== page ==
Maradona is the modern equivalent of a Greek tragedy. An extraordinarily talented hero rises to fame and glory. But ultimately, he is defeated by his own fatal flaws – hubris, insecurity, a weak will. To watch the legendary footballer go from a handsome, strapping athlete to an overweight, teary cocaine addict is heartbreaking. Asif Kapadia’s documentary is a deep-dive into the magic of football and the frailty, not just of one man but the species.
This film is the third in what has been called the ‘tragic fame documentary trilogy.’ The first two are Senna and the Oscar-winning Amy. These films immerse us into the lives of individuals who were marked by genius and tragedy. Over three films, Asif has created and honed a signature style of recreating lives purely through astutely curated archival footage and voice-overs. There are no talking heads or re-enactments. Nobody tells you that Maradona was ferocious on the field. You see it.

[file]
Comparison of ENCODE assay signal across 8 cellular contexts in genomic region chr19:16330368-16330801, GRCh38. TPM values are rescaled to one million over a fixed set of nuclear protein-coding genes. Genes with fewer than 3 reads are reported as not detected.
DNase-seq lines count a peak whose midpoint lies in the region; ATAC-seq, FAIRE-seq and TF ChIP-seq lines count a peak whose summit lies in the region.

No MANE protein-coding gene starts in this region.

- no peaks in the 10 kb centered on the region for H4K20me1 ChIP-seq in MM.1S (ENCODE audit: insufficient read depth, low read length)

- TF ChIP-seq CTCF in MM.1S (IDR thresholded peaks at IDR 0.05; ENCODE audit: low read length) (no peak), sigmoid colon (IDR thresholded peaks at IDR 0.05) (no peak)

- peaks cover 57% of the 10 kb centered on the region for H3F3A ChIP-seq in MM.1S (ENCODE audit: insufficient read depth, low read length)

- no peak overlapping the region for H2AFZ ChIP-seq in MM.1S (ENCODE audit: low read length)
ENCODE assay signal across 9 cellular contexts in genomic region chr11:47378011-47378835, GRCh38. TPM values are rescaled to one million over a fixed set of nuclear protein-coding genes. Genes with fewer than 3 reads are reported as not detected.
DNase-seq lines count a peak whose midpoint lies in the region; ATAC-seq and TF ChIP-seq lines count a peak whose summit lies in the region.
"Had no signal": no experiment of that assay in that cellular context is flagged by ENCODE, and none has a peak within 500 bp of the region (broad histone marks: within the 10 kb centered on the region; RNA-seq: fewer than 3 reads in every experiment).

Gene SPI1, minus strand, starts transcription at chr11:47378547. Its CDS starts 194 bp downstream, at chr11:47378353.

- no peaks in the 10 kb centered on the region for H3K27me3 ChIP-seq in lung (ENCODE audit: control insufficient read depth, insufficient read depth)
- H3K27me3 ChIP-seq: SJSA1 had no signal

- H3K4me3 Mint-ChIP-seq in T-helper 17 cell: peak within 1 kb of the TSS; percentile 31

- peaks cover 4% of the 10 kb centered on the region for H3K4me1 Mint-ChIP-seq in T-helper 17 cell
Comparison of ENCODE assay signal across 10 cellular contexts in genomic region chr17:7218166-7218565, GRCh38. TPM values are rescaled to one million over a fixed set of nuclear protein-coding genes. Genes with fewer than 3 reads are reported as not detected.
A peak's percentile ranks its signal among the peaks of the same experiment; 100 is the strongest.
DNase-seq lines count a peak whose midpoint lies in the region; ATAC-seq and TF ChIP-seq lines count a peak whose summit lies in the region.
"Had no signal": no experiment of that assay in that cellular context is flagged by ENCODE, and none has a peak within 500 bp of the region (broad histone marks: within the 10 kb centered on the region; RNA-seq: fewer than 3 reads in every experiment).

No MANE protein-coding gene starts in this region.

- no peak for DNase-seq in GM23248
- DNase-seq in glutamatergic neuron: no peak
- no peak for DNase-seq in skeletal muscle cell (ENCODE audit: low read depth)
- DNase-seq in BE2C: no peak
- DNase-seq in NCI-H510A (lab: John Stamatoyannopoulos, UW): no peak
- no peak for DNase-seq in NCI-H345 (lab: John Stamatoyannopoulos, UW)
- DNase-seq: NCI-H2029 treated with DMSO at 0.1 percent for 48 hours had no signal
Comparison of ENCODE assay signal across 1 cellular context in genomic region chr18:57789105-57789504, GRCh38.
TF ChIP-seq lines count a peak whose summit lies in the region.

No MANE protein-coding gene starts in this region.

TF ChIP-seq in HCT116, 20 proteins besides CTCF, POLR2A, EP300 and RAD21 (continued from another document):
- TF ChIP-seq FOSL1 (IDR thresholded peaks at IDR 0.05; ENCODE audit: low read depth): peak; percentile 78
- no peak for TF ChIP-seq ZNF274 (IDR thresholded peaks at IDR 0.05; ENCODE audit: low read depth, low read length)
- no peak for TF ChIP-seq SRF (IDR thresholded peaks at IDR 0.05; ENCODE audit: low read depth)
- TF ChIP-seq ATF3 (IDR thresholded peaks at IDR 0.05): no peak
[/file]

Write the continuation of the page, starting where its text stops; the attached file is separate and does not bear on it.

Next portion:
And it is a sight to behold. I don’t know anything about football so the nuances of the game were lost on me. But to see Maradona guide a ball, with the grace of a ballerina and the precision of a missile, is a thing of beauty. You appreciate it as you would a great work of art. But this film is about so much more than football.
It starts in 1984, when the player is bought by Napoli, the poorest and weakest team in Italy. At his first press conference, Maradona is asked about the local mafia. But the team doesn’t remain an underdog for long. Maradona propels it to number one status and in the process, becomes a deity. As one local puts it, “You can’t criticize God.” In 1986, the boy who grew up in a Buenos Aires slum wins the World Cup trophy for Argentina. Through this spectacular ascent, you see the pressures operating on this lone man and the shadows that will eventually derail his glorious career. But even the derailing is spectacular – drugs, mafia, a son he refused to acknowledge for 30 years, tabloid mania, screaming fans, nightclubs, prostitutes, wire-tapping and absolute, gut-wrenching despair. At one point, we see him at a Christmas party in Naples, gazing distantly, almost as though he realized that the good times were over.
After the 1986 win, a sports expert described Maradona as ‘a little bit of cheating and a lot of genius.’ Which pretty much summarizes his life. This is a moving, emotionally charged cautionary tale. I highly recommend that you see it